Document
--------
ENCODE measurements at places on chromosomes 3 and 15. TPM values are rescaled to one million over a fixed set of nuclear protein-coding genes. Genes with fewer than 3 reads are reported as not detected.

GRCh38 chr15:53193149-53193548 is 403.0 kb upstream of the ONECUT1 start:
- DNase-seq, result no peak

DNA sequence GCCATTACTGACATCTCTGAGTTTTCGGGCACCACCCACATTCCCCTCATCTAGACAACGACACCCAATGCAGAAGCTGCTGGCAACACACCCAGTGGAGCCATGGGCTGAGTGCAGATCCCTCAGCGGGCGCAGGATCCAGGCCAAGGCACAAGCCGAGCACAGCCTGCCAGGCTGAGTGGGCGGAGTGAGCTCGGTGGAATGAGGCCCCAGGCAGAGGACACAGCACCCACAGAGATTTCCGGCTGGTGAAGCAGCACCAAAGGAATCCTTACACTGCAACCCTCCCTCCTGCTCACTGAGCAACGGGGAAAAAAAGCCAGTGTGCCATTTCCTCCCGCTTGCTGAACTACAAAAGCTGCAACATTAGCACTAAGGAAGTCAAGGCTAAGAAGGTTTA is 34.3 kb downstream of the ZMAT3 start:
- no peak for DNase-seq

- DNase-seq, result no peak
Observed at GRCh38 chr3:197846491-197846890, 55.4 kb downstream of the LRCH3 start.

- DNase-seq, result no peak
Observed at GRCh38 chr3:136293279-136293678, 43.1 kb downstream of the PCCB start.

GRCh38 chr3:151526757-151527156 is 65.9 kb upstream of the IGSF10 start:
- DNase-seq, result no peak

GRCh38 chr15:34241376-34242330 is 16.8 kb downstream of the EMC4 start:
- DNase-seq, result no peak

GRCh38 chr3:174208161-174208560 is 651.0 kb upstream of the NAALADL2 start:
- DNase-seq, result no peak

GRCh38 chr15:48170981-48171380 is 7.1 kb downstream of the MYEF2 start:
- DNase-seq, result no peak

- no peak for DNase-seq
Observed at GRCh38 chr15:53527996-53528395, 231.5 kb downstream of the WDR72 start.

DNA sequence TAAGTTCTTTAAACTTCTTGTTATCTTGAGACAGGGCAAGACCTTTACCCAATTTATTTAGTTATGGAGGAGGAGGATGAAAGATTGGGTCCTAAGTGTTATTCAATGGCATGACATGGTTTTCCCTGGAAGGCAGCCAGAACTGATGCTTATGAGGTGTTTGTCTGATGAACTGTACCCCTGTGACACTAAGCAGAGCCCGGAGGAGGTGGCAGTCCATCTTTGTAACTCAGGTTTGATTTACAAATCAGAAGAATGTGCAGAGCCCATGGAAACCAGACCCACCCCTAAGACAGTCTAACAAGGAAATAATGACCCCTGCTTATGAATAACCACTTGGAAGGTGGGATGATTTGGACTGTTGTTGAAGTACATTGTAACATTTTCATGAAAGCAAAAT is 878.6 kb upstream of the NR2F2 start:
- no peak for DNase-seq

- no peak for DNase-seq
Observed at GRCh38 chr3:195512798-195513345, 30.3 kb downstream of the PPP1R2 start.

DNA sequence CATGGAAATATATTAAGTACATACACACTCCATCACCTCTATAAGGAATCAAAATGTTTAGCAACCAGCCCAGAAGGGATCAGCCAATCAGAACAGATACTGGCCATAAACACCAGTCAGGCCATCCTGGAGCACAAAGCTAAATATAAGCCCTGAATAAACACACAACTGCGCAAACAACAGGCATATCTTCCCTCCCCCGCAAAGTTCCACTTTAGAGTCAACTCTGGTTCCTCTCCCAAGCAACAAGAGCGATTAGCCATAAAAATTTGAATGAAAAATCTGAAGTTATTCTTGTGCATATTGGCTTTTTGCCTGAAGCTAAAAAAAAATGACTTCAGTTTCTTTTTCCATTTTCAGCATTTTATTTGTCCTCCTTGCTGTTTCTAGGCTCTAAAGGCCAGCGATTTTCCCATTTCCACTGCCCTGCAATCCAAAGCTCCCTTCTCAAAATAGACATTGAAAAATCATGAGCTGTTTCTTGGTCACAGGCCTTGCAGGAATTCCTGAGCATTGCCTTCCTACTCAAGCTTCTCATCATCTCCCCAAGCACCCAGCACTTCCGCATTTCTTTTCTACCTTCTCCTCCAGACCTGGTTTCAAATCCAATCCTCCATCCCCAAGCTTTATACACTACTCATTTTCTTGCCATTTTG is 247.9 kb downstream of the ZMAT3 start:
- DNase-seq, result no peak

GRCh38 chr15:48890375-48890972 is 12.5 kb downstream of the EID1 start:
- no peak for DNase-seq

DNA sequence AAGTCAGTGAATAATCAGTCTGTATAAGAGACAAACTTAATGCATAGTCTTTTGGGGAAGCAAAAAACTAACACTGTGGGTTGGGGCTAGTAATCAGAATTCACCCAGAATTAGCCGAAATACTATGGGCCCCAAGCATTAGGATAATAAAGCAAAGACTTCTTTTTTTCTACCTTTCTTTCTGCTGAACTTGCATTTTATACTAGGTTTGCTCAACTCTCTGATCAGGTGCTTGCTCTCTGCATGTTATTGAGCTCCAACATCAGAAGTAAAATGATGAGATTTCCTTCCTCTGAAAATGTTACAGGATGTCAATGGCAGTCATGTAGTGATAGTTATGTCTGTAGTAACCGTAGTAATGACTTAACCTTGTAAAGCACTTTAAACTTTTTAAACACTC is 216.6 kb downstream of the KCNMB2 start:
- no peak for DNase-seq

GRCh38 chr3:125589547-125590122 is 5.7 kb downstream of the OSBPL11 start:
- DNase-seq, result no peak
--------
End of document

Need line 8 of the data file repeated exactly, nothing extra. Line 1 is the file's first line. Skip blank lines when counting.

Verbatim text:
- DNase-seq, result no peak